“Exercising Your Spiritual Muscles,” Ensign, April 2019
Think about a time in your life when you felt disconnected from God. Now think of the time when you felt the closest to Him. What do you think made the difference?
There was a time when I felt very distant from God. It seemed like He wasn’t answering my prayers or providing any guidance for my life. For me, I realized that I hadn’t been following through on the promptings I had already received. I had rationalized my inaction by attributing those thoughts to myself rather than the Holy Ghost.
President Russell M. Nelson said, “The privilege of receiving revelation is one of the greatest gifts of God to His children” (“Revelation for the Church, Revelation for Our Lives,” Ensign, May 2018, 94). We can develop our relationship with God by learning to receive revelation. Our ability to qualify for personal revelation depends on whether we act on the promptings we receive. It is not enough to believe in revelation from God—we have to act on it in order to receive the blessings that come from living the gospel.
Learning to follow the Spirit is like exercising a muscle. If we pray for revelation and then don’t act on the promptings we receive, it’s like thinking about lifting weights but not actually doing it. We not only fail to build muscle, but we lose what muscle we already have. It begins to atrophy from disuse. We wander back into the gym one day and wonder why we can’t lift as much as we could before. Maybe we get discouraged and stop exercising altogether.
The same goes for building our spiritual muscles: We have to be diligent in following the promptings we receive in order to stay strong and prevent the atrophy of our testimony. The more we listen and obey, the more revelation we will receive.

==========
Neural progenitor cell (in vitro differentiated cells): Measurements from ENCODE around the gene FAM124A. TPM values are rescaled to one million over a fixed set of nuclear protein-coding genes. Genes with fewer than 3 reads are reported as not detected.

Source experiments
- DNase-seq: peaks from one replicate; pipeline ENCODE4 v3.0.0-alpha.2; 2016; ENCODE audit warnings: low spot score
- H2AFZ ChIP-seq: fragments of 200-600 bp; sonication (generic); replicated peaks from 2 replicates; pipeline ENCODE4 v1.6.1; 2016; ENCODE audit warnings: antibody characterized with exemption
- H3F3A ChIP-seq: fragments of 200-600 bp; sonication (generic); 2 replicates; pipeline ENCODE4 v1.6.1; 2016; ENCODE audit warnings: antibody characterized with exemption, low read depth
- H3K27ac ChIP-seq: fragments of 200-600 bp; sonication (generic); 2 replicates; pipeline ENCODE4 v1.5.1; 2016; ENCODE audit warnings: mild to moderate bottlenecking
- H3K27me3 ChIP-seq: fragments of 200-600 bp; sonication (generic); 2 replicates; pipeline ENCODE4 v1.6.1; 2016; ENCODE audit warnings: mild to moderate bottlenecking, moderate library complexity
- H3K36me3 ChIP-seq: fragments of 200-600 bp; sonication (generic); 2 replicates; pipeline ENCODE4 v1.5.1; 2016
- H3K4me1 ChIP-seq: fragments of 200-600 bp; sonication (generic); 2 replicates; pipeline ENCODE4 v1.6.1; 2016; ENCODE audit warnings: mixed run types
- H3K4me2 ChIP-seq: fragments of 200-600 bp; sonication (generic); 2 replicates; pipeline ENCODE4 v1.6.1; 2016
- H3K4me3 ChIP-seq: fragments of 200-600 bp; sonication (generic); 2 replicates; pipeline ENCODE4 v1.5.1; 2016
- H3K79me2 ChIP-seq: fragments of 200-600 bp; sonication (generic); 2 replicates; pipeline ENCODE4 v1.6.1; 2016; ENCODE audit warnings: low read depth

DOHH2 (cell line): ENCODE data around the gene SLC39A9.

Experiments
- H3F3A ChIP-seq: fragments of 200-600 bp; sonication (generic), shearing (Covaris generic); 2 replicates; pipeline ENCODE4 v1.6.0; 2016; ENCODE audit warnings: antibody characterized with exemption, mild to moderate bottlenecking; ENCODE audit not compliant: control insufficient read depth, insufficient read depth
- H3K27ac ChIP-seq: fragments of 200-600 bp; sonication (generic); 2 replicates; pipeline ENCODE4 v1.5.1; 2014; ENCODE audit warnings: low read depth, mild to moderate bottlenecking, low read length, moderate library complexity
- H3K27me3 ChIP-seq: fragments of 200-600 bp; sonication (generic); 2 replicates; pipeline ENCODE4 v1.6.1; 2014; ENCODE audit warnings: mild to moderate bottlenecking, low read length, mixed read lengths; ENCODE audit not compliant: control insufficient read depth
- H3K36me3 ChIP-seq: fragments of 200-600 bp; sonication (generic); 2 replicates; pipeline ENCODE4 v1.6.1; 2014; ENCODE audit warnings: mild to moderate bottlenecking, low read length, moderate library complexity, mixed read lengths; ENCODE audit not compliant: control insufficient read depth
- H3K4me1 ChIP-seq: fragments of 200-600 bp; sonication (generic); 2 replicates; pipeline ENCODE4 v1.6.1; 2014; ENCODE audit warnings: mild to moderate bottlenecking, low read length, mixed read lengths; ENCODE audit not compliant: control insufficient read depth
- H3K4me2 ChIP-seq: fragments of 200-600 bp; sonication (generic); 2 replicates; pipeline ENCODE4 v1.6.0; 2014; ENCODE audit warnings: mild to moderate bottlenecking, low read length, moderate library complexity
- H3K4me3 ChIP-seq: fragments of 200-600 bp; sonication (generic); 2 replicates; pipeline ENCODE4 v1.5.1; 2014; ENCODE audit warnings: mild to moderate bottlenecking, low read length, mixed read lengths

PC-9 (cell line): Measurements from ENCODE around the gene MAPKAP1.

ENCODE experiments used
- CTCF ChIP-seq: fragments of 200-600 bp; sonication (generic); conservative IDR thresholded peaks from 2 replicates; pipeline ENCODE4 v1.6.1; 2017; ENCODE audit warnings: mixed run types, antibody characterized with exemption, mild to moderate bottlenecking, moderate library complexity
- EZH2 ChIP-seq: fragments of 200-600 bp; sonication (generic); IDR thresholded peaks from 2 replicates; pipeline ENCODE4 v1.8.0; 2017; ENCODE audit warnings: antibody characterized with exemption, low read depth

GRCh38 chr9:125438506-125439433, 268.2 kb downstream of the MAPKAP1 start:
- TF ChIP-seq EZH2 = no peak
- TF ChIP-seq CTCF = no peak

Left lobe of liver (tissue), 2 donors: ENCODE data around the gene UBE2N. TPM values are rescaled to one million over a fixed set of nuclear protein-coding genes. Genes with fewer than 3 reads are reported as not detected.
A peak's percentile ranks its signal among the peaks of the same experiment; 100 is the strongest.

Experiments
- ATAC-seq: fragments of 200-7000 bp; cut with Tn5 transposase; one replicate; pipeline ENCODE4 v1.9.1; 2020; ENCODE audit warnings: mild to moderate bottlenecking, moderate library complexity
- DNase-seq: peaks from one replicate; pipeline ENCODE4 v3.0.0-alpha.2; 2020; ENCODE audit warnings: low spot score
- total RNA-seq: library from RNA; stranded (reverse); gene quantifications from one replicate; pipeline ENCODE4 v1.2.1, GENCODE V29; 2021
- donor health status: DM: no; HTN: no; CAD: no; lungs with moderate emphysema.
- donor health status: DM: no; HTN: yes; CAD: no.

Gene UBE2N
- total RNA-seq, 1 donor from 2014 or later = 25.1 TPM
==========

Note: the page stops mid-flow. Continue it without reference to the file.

I decided to do an experiment. For two weeks, I committed to follow every prompting I received from the Holy Ghost without second-guessing myself. Here are three things I learned during this experiment that kept my spiritual muscles strong.
Counsel with the Lord. Prayer is essential communication that enables us to receive personal revelation. It is the basis of our personal relationship with God. If we counsel with Him, He promises to direct our paths for good, even if He doesn’t always tell us exactly what to do. As I prayed for guidance each day, I felt that Heavenly Father trusted me to make good decisions with His help.
Develop meekness and humility. The prophet Mormon taught, “Because of meekness and lowliness of heart cometh the visitation of the Holy Ghost, which Comforter filleth with hope and perfect love” (Moroni 8:26). I had to acknowledge that I couldn’t navigate life without the help of other people and without the help of the Savior. When I feel inadequate, it usually means I’m trying to do it all on my own rather than seeking the Lord’s guidance. With His help, we can be more than enough for whatever challenges we’re facing.
Get moving! The Spirit speaks in different ways to different people. Sometimes that still, small voice sounds a lot like your own mind. But we can’t progress if we remain stagnant—the Lord will direct our paths, but we have to start walking and keep walking in the direction He shows us. The Book of Mormon teaches, “That which is of God inviteth and enticeth to do good continually; wherefore, every thing which inviteth and enticeth to do good, and to love God, and to serve him, is inspired of God” (Moroni 7:13). We don’t need to ask ourselves, “Was that God?” but instead, “Is it good?” When we act on the thoughts that lead us to do something good, not only have we done His work, but we have also done something that will bring us closer to Him.
Remember the experiences you thought about earlier? I’m guessing one thing that made the difference in your relationship with God was how willing you were to act on promptings from the Holy Ghost.
From my own experience, I found that if we make a sincere effort to counsel with the Lord, remain humble, and act on promptings, we will continue to develop our relationship with God and receive revelation for our lives.